Guest Articles

June 16

Varad Pande / Rahul Bhide

India Needs More Non-Profit Unicorns: Here’s How Transparency and Disclosure Standards Can Help Build Them

According to World Food Program research, 194.4 million Indians were undernourished in 2019. The non-profit Akshaya Patra is tackling this problem by running the world’s largest non-government school lunch program, feeding upwards of 1.8 million children every day. It is arguably India’s most respected – and best-funded – large-scale non-profit.

But the reality is that it’s nowhere near well-funded enough. From the U.S. to Kenya, non-profits around the world have substantially higher annual budgets than Akshaya Patra. In fact, BRAC, an international development organisation based in Bangladesh, deploys an annual budget (combining donations and revenue) that’s almost 13 times greater than Akshaya Patra’s – only in Bangladesh.



The Akshaya Patra story is an example of an endemic problem facing India’s non-profits. It is estimated that India’s non-profit sector only received private funding of $9.3 billion in FY18, including funding from individual philanthropists (63%), domestic corporations (16%) and foreign sources (19%). This is a matter of concern given the fact that India needs an additional $60 billion annually to achieve even five of the 17 Sustainable Development Goals set by the United Nations – a significant portion of the estimated $250 billion annually needed for all developing countries to meet every SDG.

While most non-profits try their best to disclose what they can, there is considerable disclosure variability. India has minimum financial reporting requirements – currently, all Indian non-profits (including trusts, societies and Section 8 not-for-profit companies) must file annual tax returns and financial account statements, but many non-profits don’t even file every year. And even if they are filed regularly, these disclosures make no mention of impact, governance, strategy or any information that funders can use to decide which organisations to support – exactly the kind of information that would increase trust.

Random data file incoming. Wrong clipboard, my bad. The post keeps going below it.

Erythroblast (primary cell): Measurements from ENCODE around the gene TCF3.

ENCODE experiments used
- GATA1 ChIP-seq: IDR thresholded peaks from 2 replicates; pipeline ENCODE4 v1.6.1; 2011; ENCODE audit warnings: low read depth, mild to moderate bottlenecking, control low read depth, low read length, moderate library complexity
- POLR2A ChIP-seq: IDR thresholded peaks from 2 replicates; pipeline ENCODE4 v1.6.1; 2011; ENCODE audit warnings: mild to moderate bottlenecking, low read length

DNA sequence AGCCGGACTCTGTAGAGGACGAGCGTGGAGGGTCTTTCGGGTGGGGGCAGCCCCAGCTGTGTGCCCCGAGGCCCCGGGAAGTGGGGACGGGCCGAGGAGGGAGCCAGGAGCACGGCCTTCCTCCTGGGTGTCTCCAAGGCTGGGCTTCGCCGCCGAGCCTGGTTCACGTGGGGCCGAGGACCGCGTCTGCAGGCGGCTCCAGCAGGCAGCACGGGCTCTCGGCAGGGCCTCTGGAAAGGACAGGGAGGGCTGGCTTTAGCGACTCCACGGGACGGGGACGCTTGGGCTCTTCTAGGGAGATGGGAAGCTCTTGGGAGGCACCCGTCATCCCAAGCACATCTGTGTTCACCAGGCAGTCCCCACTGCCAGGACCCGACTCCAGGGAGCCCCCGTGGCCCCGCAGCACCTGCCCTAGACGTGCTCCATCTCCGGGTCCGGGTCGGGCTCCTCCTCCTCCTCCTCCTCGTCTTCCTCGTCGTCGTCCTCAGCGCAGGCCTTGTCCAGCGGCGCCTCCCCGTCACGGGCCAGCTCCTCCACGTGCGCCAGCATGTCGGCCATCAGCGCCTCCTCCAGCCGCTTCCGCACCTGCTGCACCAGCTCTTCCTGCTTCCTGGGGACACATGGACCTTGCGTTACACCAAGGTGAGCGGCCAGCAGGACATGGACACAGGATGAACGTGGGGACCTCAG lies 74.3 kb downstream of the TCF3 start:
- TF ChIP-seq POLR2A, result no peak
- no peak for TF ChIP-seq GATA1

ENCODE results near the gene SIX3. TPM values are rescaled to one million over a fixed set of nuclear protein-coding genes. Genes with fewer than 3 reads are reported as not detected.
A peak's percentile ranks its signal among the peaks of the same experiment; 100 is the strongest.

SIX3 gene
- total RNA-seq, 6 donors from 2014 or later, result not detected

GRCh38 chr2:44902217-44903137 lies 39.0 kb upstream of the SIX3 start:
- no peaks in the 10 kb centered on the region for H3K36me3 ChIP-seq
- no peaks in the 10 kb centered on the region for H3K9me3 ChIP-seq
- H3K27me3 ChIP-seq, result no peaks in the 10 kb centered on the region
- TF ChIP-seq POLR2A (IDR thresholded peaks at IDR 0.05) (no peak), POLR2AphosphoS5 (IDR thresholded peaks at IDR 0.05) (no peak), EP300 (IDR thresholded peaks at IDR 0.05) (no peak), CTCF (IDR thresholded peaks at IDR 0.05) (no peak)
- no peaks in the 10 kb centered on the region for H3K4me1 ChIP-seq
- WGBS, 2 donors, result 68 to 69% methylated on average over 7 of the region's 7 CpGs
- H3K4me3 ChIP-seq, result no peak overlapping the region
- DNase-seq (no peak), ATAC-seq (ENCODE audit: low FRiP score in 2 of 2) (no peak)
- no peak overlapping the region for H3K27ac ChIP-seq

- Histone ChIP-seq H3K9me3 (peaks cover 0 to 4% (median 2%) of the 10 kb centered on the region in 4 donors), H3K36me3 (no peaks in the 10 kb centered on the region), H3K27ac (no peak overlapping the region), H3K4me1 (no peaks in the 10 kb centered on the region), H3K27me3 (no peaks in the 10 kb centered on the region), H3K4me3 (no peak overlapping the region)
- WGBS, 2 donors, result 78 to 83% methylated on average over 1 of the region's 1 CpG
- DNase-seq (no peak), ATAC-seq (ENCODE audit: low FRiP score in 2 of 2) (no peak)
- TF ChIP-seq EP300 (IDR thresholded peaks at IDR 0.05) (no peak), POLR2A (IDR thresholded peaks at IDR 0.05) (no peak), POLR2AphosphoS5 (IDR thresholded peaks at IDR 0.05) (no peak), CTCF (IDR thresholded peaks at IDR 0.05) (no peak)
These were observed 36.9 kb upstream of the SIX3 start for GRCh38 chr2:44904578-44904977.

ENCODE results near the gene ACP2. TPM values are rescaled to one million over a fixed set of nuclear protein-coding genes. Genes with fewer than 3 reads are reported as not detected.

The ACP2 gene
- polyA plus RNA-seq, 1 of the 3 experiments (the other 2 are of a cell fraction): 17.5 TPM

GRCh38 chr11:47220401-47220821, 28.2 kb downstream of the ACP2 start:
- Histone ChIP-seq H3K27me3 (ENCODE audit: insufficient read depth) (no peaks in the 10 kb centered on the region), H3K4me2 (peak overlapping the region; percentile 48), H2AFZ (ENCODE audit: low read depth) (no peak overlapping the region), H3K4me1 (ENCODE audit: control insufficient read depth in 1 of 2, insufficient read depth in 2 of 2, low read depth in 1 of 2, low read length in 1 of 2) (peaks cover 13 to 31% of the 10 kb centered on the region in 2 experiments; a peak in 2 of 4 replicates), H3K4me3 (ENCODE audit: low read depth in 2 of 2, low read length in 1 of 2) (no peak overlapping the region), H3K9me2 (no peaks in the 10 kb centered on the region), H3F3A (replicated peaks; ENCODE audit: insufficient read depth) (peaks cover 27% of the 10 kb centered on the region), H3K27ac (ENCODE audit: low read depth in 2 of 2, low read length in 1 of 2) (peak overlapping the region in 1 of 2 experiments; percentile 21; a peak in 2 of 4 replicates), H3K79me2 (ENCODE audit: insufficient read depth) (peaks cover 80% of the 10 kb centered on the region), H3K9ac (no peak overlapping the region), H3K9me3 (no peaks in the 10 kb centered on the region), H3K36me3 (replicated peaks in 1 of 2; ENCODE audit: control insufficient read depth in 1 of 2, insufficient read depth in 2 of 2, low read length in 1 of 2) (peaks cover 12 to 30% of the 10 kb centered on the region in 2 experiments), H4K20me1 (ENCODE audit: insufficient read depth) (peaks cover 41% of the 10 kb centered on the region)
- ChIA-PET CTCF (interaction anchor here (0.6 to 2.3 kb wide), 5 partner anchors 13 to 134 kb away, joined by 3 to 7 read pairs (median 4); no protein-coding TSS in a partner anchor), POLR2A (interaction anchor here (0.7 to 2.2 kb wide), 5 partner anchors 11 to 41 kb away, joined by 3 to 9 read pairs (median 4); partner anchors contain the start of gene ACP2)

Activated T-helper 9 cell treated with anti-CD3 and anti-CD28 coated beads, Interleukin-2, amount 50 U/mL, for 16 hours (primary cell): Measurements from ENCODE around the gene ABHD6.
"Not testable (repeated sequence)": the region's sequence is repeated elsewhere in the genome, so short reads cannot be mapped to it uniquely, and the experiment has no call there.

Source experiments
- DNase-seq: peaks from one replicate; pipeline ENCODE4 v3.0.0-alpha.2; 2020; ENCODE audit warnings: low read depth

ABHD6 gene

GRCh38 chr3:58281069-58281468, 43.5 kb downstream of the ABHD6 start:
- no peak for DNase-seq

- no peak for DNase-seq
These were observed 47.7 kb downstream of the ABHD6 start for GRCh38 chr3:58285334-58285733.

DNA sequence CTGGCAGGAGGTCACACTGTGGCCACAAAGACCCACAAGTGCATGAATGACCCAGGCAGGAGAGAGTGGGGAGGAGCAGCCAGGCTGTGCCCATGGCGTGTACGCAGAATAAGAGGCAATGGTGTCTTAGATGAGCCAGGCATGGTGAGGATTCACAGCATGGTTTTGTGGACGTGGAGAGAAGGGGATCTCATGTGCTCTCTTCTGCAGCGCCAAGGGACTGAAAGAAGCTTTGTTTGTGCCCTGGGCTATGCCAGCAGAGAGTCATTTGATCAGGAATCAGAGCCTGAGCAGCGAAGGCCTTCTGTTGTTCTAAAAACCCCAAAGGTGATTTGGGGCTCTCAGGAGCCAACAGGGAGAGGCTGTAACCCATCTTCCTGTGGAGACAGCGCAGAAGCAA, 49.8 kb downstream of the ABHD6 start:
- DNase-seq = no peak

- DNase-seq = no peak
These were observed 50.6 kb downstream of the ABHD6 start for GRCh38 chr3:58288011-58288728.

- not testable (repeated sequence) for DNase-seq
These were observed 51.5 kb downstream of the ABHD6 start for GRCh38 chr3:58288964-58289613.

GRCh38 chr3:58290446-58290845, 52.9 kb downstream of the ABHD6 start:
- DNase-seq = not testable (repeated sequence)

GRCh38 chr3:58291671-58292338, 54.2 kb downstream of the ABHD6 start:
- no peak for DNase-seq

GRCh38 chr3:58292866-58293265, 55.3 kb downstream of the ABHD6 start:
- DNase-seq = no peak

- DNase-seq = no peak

Could Disclosure Standards Drive Transparency and Build Trust?

It’s important to note that non-profits are not shying away from transparency. A majority of the 215 Indian non-profits surveyed by The/Nudge Centre for Social Innovation reported that they wanted greater transparency – along with rewards for outcomes. But with no standard disclosure formats, there’s a lack of clarity on what non-profits should disclose, and with what frequency. In the same survey, a majority of respondents issued a call for straightforward reporting standards.

We (speaking as individuals, not necessarily on behalf of Omidyar Network) argue that a promising approach to increasing trust is to develop and drive the adoption of simple yet robust non-profit disclosure standards. Standards like these will lead to additional transparency, drive system-wide trust and give donors a consistent framework to make funding decisions, leading to more capital and talent flowing into the sector.

We believe that a standardized disclosure-based approach needs to answer three fundamental questions that investors and donors at every level want to know as they do their due diligence on potential non-profit organisations to fund:

  1. What are the organisation’s goals and how do they achieve them?
  2. How well is the organisation governed, and how transparent are its operations?
  3. What impact is the organisation creating in the lives of its beneficiaries?

In envisioning these standards, we kept three design principles in mind. The first is simplicity: The standards should be easy to adopt, even for small non-profits, and easy for donors to comprehend. The second is comparability: As much as possible, prospective funders should be able to compare organisations, ideally based on quantitative metrics. Finally, there is applicability: The standards should be usable by a wide range of non-profits.